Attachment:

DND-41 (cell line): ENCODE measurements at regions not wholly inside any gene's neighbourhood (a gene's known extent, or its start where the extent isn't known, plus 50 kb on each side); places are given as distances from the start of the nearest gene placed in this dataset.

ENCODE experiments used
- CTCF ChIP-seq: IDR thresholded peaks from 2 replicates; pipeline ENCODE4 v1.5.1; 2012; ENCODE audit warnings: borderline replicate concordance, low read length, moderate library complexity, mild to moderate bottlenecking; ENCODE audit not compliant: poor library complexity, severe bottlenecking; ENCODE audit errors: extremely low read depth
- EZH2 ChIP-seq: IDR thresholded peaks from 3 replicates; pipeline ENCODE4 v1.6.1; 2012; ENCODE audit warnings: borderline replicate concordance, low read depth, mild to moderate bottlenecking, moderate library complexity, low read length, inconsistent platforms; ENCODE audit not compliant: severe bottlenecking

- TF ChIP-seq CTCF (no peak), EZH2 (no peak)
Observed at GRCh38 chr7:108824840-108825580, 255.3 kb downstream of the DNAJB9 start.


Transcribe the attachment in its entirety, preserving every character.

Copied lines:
DND-41 (cell line): ENCODE measurements at regions not wholly inside any gene's neighbourhood (a gene's known extent, or its start where the extent isn't known, plus 50 kb on each side); places are given as distances from the start of the nearest gene placed in this dataset.

ENCODE experiments used
- CTCF ChIP-seq: IDR thresholded peaks from 2 replicates; pipeline ENCODE4 v1.5.1; 2012; ENCODE audit warnings: borderline replicate concordance, low read length, moderate library complexity, mild to moderate bottlenecking; ENCODE audit not compliant: poor library complexity, severe bottlenecking; ENCODE audit errors: extremely low read depth
- EZH2 ChIP-seq: IDR thresholded peaks from 3 replicates; pipeline ENCODE4 v1.6.1; 2012; ENCODE audit warnings: borderline replicate concordance, low read depth, mild to moderate bottlenecking, moderate library complexity, low read length, inconsistent platforms; ENCODE audit not compliant: severe bottlenecking

- TF ChIP-seq CTCF (no peak), EZH2 (no peak)
Observed at GRCh38 chr7:108824840-108825580, 255.3 kb downstream of the DNAJB9 start.